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Structured Chaos: Victor Saunders

Structured Chaos is a new climbing memoir included in our London Mountain Film Festival Book Curation. You can see the full selection of films and books HERE

We also recorded an interview with Victor and climbing partner Mick Fowler, which will also be available within the festival - don't miss their conversation!

LMFF Virtual begins this Saturday, 15th May 2021, at 6:00pm: GET YOUR PASS


Book Review by Sam Huby

The phrase ‘structured chaos’ was first coined as the subtitle of a mediocre 90's business handbook written by a McKinsey management consultant, which was boneheaded enough to use a photograph of a rock climber as its cover illustration. This more readable work is the latest volume of memoirs from one of the world’s leading mountaineers. To quote the opening paragraph:

“Mountains have given structure to my adult life. I suppose they have also given me purpose, though I still can’t guess what that purpose might be. And although I have glimpsed the view from the mountaintop and I still have some memory of what direction life is meant to be going in, I usually lose sight of the wood the for the trees. In other words, I, like most of us, have lived a life of structured chaos.”

While, as you’d expect, it contains accounts of Alpine and Himalayan exploits at least equal to any of those in its predecessors, this a more wide-ranging and contemplative work.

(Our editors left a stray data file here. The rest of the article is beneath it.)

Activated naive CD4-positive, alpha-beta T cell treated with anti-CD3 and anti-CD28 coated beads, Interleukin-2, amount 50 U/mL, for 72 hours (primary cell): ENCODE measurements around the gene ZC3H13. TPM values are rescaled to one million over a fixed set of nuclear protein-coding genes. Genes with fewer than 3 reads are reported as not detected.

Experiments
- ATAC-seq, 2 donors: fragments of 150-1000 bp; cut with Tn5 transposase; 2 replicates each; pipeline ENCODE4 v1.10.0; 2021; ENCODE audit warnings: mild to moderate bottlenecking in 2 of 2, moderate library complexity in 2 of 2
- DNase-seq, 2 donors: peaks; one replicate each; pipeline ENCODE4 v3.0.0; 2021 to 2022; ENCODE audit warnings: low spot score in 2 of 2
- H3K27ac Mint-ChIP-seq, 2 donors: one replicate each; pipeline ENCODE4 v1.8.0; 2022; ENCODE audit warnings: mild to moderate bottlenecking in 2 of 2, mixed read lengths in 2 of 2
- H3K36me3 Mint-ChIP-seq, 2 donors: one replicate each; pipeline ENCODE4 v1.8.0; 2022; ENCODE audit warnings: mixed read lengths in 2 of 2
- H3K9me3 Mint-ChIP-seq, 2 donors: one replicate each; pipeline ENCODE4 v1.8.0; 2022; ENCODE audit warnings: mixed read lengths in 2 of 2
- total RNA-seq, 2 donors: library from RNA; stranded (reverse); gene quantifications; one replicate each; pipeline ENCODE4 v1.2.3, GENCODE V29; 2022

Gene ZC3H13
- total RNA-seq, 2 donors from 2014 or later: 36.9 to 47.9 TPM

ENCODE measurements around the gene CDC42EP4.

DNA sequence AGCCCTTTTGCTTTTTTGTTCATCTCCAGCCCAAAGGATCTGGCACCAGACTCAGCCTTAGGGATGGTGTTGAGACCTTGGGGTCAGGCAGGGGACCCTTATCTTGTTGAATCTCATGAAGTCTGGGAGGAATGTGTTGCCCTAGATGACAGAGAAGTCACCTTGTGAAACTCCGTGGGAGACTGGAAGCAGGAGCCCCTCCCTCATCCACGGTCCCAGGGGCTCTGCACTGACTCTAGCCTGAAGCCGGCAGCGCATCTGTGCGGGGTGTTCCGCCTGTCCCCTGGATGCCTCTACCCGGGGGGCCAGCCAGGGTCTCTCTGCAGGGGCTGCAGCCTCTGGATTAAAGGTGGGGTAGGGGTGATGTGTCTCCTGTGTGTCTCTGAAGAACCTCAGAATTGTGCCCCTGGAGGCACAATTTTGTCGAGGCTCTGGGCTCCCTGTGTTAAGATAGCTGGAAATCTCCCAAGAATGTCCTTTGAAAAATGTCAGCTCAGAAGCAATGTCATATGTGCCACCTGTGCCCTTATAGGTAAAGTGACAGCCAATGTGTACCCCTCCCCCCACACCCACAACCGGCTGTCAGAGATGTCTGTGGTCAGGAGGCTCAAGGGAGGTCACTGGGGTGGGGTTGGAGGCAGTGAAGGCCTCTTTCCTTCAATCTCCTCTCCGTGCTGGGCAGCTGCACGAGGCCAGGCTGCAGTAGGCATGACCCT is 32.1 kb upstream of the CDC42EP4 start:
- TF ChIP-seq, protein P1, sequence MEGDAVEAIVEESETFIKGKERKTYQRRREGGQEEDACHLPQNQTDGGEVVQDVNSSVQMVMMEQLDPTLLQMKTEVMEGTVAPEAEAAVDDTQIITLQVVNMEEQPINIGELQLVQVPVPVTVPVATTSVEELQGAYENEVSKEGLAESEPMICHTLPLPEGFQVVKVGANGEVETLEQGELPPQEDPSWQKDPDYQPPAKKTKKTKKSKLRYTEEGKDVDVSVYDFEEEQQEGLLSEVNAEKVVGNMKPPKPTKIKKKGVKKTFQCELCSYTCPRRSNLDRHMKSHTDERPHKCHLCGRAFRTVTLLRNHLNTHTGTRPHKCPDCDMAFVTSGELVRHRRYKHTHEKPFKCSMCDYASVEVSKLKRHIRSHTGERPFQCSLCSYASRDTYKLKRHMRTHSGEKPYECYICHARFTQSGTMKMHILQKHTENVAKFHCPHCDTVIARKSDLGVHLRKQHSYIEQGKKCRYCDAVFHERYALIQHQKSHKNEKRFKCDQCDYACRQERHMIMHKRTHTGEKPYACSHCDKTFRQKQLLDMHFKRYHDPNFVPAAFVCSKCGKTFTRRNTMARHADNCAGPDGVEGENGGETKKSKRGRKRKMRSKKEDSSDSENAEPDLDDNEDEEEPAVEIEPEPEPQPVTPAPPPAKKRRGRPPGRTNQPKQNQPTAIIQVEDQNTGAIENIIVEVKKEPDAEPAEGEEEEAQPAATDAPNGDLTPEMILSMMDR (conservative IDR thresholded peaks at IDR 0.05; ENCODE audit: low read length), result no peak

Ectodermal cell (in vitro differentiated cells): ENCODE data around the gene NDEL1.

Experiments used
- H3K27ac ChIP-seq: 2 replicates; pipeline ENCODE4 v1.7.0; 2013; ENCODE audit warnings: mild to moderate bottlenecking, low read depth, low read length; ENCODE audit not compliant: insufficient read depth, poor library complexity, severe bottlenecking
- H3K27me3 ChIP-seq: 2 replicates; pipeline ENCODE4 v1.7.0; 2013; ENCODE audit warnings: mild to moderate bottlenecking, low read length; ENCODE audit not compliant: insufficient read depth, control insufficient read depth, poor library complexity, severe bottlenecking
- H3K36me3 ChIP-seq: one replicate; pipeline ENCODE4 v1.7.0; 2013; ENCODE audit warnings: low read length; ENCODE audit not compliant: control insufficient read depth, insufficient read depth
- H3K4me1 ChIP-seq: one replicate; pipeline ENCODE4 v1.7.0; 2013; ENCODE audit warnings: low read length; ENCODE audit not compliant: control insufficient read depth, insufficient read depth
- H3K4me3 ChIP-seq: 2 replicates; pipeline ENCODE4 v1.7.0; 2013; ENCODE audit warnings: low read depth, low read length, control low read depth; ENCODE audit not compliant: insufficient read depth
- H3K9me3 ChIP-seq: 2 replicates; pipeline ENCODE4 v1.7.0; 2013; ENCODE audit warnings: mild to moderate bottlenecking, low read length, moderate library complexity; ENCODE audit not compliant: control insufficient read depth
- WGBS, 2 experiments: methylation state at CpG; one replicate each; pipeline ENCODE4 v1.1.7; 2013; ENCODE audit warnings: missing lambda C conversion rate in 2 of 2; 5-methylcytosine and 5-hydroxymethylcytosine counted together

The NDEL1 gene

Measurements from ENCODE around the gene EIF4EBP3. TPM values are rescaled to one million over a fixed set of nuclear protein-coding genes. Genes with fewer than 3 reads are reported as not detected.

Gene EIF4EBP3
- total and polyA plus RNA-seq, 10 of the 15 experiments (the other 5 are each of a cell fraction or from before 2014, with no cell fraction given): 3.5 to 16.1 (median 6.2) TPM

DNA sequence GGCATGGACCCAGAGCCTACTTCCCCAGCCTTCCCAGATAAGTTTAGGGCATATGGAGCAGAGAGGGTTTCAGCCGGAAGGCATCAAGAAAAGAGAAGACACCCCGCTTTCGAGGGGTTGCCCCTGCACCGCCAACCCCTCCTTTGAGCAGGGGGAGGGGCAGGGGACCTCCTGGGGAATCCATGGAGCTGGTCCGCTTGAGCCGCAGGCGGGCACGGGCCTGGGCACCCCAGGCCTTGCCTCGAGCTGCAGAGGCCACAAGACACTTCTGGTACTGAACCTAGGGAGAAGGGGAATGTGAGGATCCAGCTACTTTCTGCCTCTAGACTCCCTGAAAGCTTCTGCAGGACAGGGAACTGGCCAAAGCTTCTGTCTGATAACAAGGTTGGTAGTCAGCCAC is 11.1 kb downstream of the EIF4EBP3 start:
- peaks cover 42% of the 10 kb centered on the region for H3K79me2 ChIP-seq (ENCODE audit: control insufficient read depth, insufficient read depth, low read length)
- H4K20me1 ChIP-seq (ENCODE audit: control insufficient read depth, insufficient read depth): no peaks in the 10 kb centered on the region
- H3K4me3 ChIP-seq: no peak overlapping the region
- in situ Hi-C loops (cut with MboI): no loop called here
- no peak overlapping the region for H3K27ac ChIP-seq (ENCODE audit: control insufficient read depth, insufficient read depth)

The early part of the book gives accounts of an early childhood in colonial Malaysia, education at a bleak Scottish boarding school (Gordonstoun, although it’s not mentioned by name - Saunders was a contemporary of Prince Charles and, according to other accounts, was once upbraided by HRH for riding his bicycle across the school forecourt), and working a lengthy passage home from Japan as an ‘oily rag’ in the engine room of a freezer ship. The adventurous and ever-seeking character in these early episodes foreshadows the emergence of one of the leading lights of world mountaineering in more recent years.

Saunders’ progress from a haphazard introduction to rock climbing in the Avon Gorge to the lofty heights of the Karakoram and the presidency of the Alpine Club (although of course he’s too modest to mention the latter) is covered by stories of ascents - and failures - on Kent Sandstone, London brickwork, Scottish ice, the Eiger Nordwand and virgin Himalayan peaks.

The rigours, terrors, tragedies and elations of high altitude climbing are leavened by a thread of understated-but-appealing lunacy running through the book. One notable instance is a brutal boxing match in a terrifying East End pub with his friend and climbing partner Mick Fowler (Fowler, the victor, gives another perspective on the bout in his recent book No Easy Way).


Another, the establishment of the longest continuous traverse in the British Isles; the 33 pitches of vertical mud and crumbling sandstone that is Reasons to be Fearful, a project described at the time by co-ascentionist Phil Thornhill as “probably the silliest route on the silliest cliff ever climbed”. This includes the most amusing of many encounters with representatives of various law enforcement agencies when a hungover Thornhill and Saunders, having fallen asleep for a couple of hours on their respective stances, descend to encounter a rescue party searching for two “unconscious” climbers reported dangling halfway up the cliff.